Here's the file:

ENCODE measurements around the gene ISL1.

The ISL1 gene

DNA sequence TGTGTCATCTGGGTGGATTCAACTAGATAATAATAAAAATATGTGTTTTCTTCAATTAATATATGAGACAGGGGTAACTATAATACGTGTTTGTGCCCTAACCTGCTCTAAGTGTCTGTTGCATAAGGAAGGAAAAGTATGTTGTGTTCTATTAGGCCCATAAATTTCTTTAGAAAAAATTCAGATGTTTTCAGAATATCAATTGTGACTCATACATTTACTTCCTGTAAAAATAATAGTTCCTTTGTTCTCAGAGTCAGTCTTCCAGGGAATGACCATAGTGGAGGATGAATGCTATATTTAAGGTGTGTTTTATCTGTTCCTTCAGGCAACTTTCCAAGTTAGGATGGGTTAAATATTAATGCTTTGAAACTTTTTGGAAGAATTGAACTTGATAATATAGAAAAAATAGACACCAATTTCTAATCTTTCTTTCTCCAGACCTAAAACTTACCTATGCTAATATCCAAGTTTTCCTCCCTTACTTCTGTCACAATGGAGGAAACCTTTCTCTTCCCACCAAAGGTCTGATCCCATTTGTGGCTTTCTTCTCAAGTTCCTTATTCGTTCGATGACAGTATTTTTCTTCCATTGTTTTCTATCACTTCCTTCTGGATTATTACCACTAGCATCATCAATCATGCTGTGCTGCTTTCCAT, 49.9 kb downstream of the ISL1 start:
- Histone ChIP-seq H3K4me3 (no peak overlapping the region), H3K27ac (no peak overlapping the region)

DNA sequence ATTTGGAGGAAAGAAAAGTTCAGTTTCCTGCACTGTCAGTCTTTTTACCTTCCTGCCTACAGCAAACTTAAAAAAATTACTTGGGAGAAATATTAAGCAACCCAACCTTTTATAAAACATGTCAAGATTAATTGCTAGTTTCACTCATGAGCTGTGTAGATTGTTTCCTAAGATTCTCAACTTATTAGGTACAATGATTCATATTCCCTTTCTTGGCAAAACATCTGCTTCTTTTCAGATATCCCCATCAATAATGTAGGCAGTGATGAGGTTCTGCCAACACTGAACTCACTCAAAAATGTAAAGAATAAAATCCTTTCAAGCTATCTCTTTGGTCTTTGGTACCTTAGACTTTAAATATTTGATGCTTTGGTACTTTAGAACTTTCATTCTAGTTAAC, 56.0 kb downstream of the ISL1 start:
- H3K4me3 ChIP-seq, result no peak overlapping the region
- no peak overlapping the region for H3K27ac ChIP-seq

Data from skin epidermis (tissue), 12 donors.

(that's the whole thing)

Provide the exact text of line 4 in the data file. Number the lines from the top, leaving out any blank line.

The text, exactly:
- Histone ChIP-seq H3K4me3 (no peak overlapping the region), H3K27ac (no peak overlapping the region)